Reagan and Thatcher

Geoffrey Smith, Author W. W. Norton & Company $22.95 (285p) ISBN 978-0-393-02948-2
Drawing on interviews with both leaders and their advisers, Smith traces the course of a relationship that was warmer personally and closer ideologically than that between any previous American president and British prime minister. Their mutual admiration often translated into mutual aid: U.S. assistance in the 1982 Falklands war, for instance, was reciprocated by permission to use British bases in the Libyan air strike in 1986. While their most public dispute, according to Smith, was over the Grenada invasion in 1983 (Thatcher was enraged when Reagan launched it), their most deep-seated disagreement arose from Reagan's efforts toward a denuclearized Europe. The author, a columnist for the London Times, emphasizes the prime minister's influence over the president, and explains how her political position at home as well as her international clout was continually strengthened by her partnership with ``Ron.'' Suggesting that Thatcher's most significant role was as matchmaker between Reagan and Gorbachev, Smith shows how their three-way interaction set international affairs on a new and more hopeful course. The book offers a fresh view of President Reagan from the British viewpoint and illustrates the importance of personal chemistry in high-level diplomacy. Photos. (Mar.)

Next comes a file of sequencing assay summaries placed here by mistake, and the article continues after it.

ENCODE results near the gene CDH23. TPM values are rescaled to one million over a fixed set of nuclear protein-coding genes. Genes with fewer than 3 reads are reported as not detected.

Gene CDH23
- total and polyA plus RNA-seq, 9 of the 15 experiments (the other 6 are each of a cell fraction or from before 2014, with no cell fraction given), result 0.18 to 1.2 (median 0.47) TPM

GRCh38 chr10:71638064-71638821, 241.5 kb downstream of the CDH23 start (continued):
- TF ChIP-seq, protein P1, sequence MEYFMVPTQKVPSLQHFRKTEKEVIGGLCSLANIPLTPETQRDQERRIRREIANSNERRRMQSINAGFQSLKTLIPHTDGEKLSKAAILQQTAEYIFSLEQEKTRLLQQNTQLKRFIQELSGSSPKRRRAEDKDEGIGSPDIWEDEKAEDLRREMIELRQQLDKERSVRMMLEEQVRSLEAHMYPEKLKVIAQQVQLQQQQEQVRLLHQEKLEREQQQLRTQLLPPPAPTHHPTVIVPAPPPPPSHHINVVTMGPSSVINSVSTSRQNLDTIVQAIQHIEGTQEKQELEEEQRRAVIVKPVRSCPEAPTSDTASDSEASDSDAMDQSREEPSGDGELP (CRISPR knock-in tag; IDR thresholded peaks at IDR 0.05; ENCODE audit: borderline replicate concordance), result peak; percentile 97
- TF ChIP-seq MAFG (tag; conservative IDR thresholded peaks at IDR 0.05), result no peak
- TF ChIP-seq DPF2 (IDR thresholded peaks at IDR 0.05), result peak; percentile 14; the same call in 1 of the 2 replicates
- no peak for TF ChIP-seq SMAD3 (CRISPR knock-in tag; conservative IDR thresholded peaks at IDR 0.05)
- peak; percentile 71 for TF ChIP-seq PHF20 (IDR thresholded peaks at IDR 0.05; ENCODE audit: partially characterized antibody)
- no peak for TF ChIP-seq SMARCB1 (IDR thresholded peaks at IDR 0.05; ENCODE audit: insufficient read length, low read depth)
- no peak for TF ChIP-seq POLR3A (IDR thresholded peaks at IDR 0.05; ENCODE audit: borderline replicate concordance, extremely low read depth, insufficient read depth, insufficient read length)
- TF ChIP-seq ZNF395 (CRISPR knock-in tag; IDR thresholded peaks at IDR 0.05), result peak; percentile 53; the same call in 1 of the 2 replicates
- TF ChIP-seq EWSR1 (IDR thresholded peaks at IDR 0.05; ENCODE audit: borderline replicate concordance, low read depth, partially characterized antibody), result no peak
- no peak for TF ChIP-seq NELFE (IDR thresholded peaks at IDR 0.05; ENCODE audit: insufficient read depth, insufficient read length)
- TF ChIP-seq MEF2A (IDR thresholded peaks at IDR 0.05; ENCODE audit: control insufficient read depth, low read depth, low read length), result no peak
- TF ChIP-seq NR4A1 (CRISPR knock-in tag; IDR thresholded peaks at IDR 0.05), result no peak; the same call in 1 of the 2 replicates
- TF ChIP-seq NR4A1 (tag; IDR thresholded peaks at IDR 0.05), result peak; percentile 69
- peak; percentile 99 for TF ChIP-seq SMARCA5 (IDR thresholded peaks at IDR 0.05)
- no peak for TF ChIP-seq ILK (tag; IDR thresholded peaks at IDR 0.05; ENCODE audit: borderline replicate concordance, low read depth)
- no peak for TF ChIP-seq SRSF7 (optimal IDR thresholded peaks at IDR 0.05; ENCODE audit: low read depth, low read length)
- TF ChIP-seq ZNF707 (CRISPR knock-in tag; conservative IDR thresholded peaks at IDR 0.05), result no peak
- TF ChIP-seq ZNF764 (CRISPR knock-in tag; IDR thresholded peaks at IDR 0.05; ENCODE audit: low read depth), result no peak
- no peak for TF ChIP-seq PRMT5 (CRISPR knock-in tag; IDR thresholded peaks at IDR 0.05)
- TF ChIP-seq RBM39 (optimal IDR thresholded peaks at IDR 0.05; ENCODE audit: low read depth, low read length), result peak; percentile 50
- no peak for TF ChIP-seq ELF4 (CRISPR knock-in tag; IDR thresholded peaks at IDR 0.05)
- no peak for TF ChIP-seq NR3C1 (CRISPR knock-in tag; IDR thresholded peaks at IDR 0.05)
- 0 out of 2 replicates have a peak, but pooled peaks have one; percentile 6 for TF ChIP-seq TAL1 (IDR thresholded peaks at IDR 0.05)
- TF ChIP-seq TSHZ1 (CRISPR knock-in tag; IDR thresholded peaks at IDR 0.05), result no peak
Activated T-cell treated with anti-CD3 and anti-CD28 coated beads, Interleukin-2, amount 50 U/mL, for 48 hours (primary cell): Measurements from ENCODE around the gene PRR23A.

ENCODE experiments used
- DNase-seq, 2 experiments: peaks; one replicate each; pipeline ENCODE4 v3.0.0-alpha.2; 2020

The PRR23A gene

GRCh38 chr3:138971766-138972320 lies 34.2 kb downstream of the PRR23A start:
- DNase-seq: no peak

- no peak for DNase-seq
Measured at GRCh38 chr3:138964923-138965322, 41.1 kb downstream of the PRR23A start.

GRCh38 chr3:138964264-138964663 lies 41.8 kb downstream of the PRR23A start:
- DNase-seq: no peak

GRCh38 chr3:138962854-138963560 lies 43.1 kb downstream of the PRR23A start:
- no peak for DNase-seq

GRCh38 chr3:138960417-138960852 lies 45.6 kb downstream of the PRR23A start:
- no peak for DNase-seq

Reviewed on: 03/04/1991
Release date: 03/01/1991
Genre: Nonfiction
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